Scott Westfahl, Professor of Practice at Harvard Law School, intentionally develops students’ team-based collaboration skills in his law school courses on leadership fundamentals and innovation. Throughout the semester, student groups learn, reflect, and act on what makes a great team in real-time. Westfahl begins with a focus on the academic frameworks for successful teams. Then a series of scaffolded activities and assignments allow students to collaboratively reflect on what they want as a team, consider over time what is working and what isn’t, and work on projects throughout the semester. At the end of his innovation course, Westfahl surprises his students with a “graduation,” where he reads aloud paraphrased reflections from students on each of their group members' contributions.
Students develop a stronger appreciation of their classmates’ strengths without a sense of competition or insecurity. “When the team starts to understand and communicate about their perceived working styles, it gives them a common language to work across those differences better.” With TypeCoach, Westfahl and his students can look each other up using a sharable dashboard that provides helpful tips for how to work across perceived differences in working styles. Westfahl explains that “although MBTI has been de-bunked somewhat as a predictor of human behavior, consulting firms like McKinsey and BCG continue to use it with their teams because it sparks non-judgmental observations and discussions that help team members to work across perceived differences more effectively.” Students leave the classroom with clearer perspectives about how to foster more inclusive teams, and they learn and grow from direct peer feedback.
“Difficult problems in this world are being solved by teams, not individuals.”
“Our students often experience the free rider problem in high school or college,” Westfahl reflects, “so they don’t want to be put in a team.” Beyond student skepticism, one of the biggest challenges is balancing group discussion in a fair way. “I try to be really explicit with teams about inclusivity,” Westfahl explains, including offering frameworks and methods from his direct observations in the field. One option, he suggests, is asking group members to write out three ideas on Post-its, sticking them to a board, and having each person explain their idea without judgment from the team. “Only after every voice is heard, every wild idea is on the board, can they start to group them,” Westfahl states. “I’m deliberately teaching my students to have an inclusive broadening discussion before they narrow option sets to their best solution.” This helps to mitigate either a few people dominating what gets proposed or a competitive tendency to critique first.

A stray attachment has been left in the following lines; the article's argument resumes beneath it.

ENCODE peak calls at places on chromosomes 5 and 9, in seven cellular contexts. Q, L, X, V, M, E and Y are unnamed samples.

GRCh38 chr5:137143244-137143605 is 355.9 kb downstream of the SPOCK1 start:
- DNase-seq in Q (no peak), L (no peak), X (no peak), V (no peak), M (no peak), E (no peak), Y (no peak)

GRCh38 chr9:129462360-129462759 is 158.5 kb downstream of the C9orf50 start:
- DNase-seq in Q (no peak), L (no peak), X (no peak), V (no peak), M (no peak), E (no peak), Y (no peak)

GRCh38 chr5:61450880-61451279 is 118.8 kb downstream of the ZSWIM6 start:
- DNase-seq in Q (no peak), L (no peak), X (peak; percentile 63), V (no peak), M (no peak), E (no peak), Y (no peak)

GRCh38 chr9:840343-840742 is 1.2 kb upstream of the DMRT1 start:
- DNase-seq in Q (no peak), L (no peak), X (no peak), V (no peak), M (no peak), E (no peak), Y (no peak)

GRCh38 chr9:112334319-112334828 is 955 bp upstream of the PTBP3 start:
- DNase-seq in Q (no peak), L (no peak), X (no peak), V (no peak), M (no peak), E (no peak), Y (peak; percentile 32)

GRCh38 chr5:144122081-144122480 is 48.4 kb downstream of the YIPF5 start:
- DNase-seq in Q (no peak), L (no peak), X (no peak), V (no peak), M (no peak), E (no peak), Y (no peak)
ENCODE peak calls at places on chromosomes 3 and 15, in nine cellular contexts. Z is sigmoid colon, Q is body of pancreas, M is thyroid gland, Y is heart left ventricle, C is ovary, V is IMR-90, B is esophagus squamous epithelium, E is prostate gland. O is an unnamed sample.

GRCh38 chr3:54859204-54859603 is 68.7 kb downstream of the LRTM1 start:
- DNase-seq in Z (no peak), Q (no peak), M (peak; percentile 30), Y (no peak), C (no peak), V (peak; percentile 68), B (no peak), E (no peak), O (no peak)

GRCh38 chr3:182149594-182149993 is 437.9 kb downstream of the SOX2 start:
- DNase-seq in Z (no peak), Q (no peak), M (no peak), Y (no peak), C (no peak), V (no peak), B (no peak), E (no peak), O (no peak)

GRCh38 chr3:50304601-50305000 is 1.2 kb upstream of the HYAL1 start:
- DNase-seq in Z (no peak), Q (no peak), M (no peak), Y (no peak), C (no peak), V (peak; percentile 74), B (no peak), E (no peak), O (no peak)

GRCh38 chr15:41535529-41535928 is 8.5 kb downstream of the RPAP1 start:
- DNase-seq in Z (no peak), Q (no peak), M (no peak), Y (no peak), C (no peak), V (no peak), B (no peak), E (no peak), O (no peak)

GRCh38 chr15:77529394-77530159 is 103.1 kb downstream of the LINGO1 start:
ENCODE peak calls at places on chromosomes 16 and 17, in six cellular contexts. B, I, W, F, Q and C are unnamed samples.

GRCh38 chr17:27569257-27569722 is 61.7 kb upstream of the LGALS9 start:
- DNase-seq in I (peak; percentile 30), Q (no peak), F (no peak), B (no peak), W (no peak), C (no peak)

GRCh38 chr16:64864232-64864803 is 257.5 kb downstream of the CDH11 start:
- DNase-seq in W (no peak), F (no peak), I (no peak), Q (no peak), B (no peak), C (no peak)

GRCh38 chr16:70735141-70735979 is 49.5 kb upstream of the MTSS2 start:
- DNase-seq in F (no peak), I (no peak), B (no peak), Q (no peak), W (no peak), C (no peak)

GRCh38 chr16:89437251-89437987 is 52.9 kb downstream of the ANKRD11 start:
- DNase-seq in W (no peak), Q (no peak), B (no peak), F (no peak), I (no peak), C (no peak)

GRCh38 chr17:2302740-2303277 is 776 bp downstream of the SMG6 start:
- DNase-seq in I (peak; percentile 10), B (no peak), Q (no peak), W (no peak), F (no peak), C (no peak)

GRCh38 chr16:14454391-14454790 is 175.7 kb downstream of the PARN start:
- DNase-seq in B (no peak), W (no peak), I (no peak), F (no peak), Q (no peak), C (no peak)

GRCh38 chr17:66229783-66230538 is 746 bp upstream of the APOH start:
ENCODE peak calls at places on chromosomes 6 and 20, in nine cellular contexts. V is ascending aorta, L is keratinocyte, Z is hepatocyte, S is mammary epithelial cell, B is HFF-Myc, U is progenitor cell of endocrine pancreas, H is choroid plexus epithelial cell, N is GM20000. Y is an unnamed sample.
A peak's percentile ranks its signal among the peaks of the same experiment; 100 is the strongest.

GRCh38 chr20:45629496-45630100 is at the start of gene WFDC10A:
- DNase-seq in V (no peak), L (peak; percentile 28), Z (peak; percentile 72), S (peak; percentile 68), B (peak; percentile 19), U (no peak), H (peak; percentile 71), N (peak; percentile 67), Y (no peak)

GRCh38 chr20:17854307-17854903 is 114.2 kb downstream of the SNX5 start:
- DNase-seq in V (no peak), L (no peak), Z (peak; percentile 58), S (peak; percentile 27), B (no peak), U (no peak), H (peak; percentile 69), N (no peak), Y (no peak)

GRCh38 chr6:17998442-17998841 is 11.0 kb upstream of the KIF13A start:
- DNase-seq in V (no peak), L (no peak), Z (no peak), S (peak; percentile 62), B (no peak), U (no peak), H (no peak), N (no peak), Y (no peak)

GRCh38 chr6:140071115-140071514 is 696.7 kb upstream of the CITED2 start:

Takeaways and best practices
Model care and trust.
Westfahl takes extra measures to facilitate a sense of mutual trust and belonging in the classroom. Before the semester even begins, he circulates a pre-class survey to mine students’ backgrounds and prior experiences before law school. “I pretty much commit that to memory before the first class,” he notes. He posts the information on Canvas and uses it to call on students to share their relevant experiences or connect after class. From this, Westfahl explains, they see that “I care about their backgrounds and they can learn as much from each other as they can learn from me.”
A strong start makes all the difference.
The team launch is especially important. Student groups create a set of expectations and a mutual vision for what makes a great team. “Important research about teams shows that a team launch meeting is highly predictive of whether that team succeeds.” Westfahl requires students to reflect independently and write short essays on their own past team experiences—one that went well and one that went poorly. Then they share their essays with their assigned team members as part of their initial team meeting. This activity enables them to “get on the same page about who they want to be as a team.”
Create projects and reflection assignments that require interdependence.
For students to develop these team-management skills, they must actually work together. That is why Westfahl constructs assignments that are multi-variable—they have research, presentation and visual components which require students to meet with each other, rather than purely divide up the work and complete the project asynchronously. Moreover, he requires teams to do a collective reflection on what is going well and what they “should look at fixing.” Over the semester, this allows student teams “to see the improvement of their projects as they got better as a team.”
Group work must be incorporated into the classroom intentionally. Students should be given the scaffolding and guidance to learn how to manage teams well, rather than assuming they will develop these skills organically. “You have to teach them about how to work in teams and give them some context and structure as a primary goal of the course.”